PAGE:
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Jehovah’s Witnesses



What Hope for My Ancestors?

What Hope for My Ancestors?

SOME time ago, an intriguing headline appeared in The Chosun Ilbo, a Korean newspaper. It asked: “‘Wonderful Shim Cheong,’ Who Knew Nothing About Jesus—Did She Go to Hell?”

The headline was provocative because Shim Cheong is a beloved young woman in a Korean folktale who sacrifices her life to help her blind father. Over the years, much praise has been accorded her. In fact, in Korea, Shim Cheong has come to be regarded as the model of a devoted daughter.

To many, the idea that such a person would be punished in hellfire just because she was not a baptized Christian seemed unfair, even offensive. After all, the story was supposed to have taken place long before the message about the Christ was introduced in her village.

The article included an interview with a clergyman. He was asked if those who died without having an opportunity to learn about Jesus had all been condemned to hellfire. The answer? “We do not know. We just assume that there must be a way of Divine Providence [for such people].”


The New Catholic Encyclopedia states: “Baptism is necessary for salvation. As Christ himself said, unless one is born again of water and the Holy Spirit, one cannot enter the Kingdom of God (Jn 3.5).” Because of this, some believe that those who died unbaptized are thrown into hellfire or suffer in some other way after death.

There are many others, however, who consider such a belief absurd. Millions of people have died in ignorance of the Bible. Do they deserve eternal torment? What does the Bible say on the matter?


The Bible clearly shows that God does not disregard people who lived without knowledge of his requirements. Acts 17:30 assures us: “God has overlooked the times of such ignorance.” What hope, then, does the Bible hold out for those who died without having an opportunity to learn about God?

What is the meaning of Jesus’ promise: “You will be with me in Paradise”?

The answer can be found in what Jesus told one of the criminals who died alongside him. The man said to Jesus: “Remember me when you get into your Kingdom.” What was Jesus’ reply? “Truly I tell you today, you will be with me in Paradise.”Luke 23:39-43.

Was Jesus promising that the man would enter into heaven? No. The man had not been “born again” from water and spirit, which was a prerequisite for entering the Kingdom of the heavens. (John 3:3-6) Rather, Jesus was promising that the criminal would live again, in Paradise. Being a Jew, the man was likely familiar with the earthly Paradise—the garden of Eden—described in the first book of the Bible. (Genesis 2:8) Jesus’ promise gave him the assured hope of a resurrection to Paradise when it is reestablished on earth.

In fact, the Bible promises “a resurrection of both the righteous and the unrighteous.” (Acts 24:15) “The unrighteous” are those who did not meet God’s righteous standards because they were ignorant of God’s will. Jesus will resurrect the unrighteous criminal who spoke with him, as well as millions, perhaps billions, of others who died in ignorance. Then, in the Paradise earth, they will be taught God’s requirements, and they will have the opportunity to prove that they love God by obeying his commandments.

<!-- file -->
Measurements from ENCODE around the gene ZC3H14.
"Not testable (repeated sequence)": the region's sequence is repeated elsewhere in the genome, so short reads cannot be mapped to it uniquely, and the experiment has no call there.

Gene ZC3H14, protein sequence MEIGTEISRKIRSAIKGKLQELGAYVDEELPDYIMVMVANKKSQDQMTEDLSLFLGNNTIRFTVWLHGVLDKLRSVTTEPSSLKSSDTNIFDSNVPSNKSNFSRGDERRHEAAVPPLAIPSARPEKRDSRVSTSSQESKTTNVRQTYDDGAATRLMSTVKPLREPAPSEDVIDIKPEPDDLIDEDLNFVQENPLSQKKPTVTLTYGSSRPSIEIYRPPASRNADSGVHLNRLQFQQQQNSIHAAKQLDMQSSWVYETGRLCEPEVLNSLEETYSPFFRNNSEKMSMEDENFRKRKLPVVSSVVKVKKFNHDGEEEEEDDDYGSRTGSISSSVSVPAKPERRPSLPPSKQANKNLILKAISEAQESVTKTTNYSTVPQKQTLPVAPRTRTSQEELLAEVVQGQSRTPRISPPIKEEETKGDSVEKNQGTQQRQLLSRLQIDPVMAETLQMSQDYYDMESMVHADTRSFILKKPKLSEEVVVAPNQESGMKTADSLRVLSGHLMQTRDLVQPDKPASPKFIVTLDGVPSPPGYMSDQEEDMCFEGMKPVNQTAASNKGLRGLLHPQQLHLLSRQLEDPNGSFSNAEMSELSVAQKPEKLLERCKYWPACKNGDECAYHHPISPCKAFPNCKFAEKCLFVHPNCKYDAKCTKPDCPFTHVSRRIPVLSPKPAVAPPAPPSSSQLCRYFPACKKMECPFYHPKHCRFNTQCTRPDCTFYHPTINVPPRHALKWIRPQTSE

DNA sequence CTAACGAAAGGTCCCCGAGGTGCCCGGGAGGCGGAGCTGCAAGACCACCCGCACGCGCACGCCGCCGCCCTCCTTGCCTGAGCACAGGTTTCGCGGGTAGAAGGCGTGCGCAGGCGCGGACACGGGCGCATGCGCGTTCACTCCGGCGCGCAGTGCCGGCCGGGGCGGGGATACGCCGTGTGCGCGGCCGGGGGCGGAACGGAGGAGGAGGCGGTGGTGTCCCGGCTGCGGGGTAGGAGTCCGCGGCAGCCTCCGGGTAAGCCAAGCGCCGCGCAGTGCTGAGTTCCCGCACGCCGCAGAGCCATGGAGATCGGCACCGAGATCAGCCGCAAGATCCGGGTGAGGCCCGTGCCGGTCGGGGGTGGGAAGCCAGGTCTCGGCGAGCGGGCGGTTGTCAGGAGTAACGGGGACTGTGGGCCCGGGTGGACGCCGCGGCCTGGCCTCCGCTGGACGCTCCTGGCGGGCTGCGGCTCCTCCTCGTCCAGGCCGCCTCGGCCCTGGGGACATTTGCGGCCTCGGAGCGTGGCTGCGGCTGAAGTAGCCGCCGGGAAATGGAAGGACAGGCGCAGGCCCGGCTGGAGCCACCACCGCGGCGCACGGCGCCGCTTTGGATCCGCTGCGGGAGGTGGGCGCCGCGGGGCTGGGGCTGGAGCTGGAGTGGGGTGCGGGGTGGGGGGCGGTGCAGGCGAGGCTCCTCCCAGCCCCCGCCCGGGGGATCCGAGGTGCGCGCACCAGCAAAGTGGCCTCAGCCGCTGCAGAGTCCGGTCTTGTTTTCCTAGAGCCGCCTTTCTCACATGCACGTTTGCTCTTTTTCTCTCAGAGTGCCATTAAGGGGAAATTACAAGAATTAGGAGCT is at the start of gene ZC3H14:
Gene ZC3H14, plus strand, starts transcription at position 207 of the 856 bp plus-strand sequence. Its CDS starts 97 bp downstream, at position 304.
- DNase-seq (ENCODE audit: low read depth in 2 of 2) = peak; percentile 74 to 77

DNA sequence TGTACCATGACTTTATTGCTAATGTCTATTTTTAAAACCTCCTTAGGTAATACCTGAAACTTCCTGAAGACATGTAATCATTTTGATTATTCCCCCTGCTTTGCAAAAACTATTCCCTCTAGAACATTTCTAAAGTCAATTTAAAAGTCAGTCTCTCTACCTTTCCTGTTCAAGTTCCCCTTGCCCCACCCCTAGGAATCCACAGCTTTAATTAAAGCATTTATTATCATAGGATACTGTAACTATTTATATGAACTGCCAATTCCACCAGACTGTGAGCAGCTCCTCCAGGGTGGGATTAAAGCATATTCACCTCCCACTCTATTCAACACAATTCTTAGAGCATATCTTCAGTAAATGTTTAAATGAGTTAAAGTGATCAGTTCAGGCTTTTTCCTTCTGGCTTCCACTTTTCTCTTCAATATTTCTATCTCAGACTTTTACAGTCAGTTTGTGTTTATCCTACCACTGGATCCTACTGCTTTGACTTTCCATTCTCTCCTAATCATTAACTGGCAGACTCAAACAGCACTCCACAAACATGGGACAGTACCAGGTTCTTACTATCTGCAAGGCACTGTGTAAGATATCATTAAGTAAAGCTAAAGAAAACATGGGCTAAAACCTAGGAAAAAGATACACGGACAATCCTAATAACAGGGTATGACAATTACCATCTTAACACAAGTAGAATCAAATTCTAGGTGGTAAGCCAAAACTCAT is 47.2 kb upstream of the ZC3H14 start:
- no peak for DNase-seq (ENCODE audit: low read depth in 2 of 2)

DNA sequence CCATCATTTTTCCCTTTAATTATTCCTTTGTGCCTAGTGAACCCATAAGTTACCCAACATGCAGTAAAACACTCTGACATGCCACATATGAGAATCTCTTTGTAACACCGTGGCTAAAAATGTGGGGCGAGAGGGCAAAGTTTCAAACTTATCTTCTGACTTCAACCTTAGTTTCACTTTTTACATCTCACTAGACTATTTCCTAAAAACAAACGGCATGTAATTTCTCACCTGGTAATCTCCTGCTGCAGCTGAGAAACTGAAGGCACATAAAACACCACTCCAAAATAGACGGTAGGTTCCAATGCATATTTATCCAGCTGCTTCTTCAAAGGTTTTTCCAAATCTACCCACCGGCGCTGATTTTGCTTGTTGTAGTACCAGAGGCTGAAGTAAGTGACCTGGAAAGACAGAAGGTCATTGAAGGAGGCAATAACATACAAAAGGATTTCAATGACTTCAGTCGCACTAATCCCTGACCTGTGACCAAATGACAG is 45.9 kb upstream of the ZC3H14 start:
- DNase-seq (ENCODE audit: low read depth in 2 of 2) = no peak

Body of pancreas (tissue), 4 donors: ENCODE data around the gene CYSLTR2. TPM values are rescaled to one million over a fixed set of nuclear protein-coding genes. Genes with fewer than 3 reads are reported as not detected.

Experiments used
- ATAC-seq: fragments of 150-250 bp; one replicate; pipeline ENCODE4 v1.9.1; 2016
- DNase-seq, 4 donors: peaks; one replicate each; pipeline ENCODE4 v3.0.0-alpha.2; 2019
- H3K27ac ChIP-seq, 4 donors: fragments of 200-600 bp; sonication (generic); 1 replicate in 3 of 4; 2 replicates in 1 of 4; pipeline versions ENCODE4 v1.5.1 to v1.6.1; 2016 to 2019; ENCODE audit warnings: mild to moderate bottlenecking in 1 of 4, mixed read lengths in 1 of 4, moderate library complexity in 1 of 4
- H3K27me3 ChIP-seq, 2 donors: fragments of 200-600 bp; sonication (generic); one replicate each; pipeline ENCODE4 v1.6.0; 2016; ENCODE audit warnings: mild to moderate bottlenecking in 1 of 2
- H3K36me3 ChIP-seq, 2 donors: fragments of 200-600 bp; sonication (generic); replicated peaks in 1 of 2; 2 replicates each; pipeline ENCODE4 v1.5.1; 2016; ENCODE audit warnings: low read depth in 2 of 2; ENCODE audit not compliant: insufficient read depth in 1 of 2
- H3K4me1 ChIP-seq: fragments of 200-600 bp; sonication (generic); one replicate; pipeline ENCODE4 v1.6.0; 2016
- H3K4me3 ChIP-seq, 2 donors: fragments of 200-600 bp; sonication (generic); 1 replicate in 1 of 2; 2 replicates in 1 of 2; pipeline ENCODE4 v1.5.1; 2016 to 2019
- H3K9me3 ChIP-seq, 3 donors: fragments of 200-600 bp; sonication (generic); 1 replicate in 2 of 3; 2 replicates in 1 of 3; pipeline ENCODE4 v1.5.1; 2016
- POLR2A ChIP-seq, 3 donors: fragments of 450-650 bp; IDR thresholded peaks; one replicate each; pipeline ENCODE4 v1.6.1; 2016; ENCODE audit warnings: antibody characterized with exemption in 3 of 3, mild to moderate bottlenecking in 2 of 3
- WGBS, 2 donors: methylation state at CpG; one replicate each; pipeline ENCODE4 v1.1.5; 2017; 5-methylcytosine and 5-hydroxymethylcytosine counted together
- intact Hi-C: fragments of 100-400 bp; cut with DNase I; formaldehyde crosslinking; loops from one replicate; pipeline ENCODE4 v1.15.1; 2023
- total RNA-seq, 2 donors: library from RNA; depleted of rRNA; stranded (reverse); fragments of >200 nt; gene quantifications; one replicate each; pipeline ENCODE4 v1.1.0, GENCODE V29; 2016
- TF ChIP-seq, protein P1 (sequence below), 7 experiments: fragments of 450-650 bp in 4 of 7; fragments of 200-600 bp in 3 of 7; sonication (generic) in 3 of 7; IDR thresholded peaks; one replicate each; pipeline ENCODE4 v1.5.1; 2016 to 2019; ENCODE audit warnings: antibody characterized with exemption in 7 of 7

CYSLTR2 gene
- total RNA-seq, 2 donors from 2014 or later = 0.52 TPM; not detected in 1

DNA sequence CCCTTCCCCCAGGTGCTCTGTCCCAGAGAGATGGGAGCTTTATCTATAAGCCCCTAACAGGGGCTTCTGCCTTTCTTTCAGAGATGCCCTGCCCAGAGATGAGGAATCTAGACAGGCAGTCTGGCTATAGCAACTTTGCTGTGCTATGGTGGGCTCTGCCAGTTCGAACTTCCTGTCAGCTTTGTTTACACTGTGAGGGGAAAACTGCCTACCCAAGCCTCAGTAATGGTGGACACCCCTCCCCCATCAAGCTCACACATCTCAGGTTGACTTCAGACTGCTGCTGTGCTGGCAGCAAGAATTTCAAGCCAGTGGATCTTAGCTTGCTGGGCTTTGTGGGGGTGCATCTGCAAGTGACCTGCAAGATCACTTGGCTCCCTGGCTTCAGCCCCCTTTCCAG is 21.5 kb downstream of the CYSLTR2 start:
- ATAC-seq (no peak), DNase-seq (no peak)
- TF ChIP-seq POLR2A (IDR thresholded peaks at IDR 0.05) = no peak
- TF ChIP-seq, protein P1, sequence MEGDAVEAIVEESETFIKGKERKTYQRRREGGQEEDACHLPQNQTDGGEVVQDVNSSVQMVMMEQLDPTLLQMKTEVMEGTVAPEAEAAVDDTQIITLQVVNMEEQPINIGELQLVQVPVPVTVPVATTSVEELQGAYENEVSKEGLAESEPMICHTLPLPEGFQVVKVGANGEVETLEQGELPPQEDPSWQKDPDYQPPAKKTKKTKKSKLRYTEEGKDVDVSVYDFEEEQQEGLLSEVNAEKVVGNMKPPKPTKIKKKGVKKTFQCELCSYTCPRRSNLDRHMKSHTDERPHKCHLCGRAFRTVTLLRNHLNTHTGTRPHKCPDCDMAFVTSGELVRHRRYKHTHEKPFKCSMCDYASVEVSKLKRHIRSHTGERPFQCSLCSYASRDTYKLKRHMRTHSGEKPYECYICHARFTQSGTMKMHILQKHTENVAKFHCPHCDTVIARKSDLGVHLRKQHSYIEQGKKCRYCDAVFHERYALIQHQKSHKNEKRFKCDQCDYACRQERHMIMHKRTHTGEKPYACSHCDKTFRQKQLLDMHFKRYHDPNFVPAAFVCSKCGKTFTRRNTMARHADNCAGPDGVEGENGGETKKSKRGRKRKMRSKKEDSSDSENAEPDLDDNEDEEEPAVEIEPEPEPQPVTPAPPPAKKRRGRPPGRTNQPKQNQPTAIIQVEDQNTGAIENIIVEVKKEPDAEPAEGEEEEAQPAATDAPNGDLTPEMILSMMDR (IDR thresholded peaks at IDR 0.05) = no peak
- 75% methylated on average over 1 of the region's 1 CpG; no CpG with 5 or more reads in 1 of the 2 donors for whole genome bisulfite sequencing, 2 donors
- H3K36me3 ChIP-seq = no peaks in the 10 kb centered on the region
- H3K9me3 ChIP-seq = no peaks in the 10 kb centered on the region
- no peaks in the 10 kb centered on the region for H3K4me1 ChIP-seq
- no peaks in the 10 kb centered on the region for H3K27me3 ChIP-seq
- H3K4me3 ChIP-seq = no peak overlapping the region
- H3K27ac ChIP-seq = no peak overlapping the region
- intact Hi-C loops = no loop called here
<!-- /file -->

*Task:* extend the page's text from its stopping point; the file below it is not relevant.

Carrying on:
When the unrighteous are resurrected, will they be judged on the basis of their past actions? No. Romans 6:7 states: “The one who has died has been acquitted from his sin.” The unrighteous will have paid for their sins by dying. Thus, they will be judged on the basis of what they do after their resurrection, not what they did in ignorance before they died. How will they benefit?

After resurrection, the unrighteous will have opportunity to learn God’s laws, which will be revealed when symbolic scrolls are opened. They will then be judged “according to their deeds,” that is, whether they obey God’s laws or not. (Revelation 20:12, 13) For many of the unrighteous, this will be, not a second chance, but their first real opportunity to gain eternal life on earth by learning and doing God’s will.

This Bible teaching has helped many to regain their faith in God. Yeong Sug was one of them. She was raised as a devout Catholic. Members of her family were priests. Hoping to be a nun, she joined a convent. Later, she left because she was disappointed by what she saw going on there. What is more, she could not accept the doctrine of hellfire because she felt that to torture people in a fiery hell would be neither just nor loving.

Then, one of Jehovah’s Witnesses showed Yeong Sug these words from the Bible: “The living know that they will die, but the dead know nothing at all, nor do they have any more reward.” (Ecclesiastes 9:5) The Witness helped her to realize that her ancestors are not being tormented in hellfire. Rather, they are asleep in death, awaiting a resurrection.

Knowing that many people have never heard the truth from the Bible, Yeong Sug took to heart Jesus’ words found at Matthew 24:14: “This good news of the Kingdom will be preached in all the inhabited earth for a witness to all the nations, and then the end will come.” She now participates in preaching the good news and sharing her wonderful Bible-based hope with others.


“God is not partial,” the Bible tells us, “but in every nation the man who fears him and does what is right is acceptable to him.” (Acts 10:34, 35) This is the perfect justice that all of us can expect of God, who “loves righteousness and justice.”Psalm 33:5.